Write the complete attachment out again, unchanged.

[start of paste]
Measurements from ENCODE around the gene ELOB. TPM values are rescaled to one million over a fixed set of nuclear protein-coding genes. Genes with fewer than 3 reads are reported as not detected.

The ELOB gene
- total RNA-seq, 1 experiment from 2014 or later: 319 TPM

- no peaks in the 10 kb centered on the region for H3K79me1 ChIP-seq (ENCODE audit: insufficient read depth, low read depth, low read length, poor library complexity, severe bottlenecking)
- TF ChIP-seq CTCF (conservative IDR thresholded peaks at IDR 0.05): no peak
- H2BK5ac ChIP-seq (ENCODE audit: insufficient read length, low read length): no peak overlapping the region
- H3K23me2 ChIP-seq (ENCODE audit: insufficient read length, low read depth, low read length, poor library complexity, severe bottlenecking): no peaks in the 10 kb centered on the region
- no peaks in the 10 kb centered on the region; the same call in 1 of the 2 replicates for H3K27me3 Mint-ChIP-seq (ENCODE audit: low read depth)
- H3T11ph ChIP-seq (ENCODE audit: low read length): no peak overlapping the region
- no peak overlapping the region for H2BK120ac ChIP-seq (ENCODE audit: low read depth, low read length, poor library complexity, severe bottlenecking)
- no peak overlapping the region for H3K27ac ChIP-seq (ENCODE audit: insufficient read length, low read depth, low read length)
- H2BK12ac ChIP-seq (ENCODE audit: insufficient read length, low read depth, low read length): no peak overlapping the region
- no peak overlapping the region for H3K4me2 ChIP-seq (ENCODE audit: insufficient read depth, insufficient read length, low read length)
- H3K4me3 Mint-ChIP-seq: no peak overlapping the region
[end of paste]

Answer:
Measurements from ENCODE around the gene ELOB. TPM values are rescaled to one million over a fixed set of nuclear protein-coding genes. Genes with fewer than 3 reads are reported as not detected.

The ELOB gene
- total RNA-seq, 1 experiment from 2014 or later: 319 TPM

- no peaks in the 10 kb centered on the region for H3K79me1 ChIP-seq (ENCODE audit: insufficient read depth, low read depth, low read length, poor library complexity, severe bottlenecking)
- TF ChIP-seq CTCF (conservative IDR thresholded peaks at IDR 0.05): no peak
- H2BK5ac ChIP-seq (ENCODE audit: insufficient read length, low read length): no peak overlapping the region
- H3K23me2 ChIP-seq (ENCODE audit: insufficient read length, low read depth, low read length, poor library complexity, severe bottlenecking): no peaks in the 10 kb centered on the region
- no peaks in the 10 kb centered on the region; the same call in 1 of the 2 replicates for H3K27me3 Mint-ChIP-seq (ENCODE audit: low read depth)
- H3T11ph ChIP-seq (ENCODE audit: low read length): no peak overlapping the region
- no peak overlapping the region for H2BK120ac ChIP-seq (ENCODE audit: low read depth, low read length, poor library complexity, severe bottlenecking)
- no peak overlapping the region for H3K27ac ChIP-seq (ENCODE audit: insufficient read length, low read depth, low read length)
- H2BK12ac ChIP-seq (ENCODE audit: insufficient read length, low read depth, low read length): no peak overlapping the region
- no peak overlapping the region for H3K4me2 ChIP-seq (ENCODE audit: insufficient read depth, insufficient read length, low read length)
- H3K4me3 Mint-ChIP-seq: no peak overlapping the region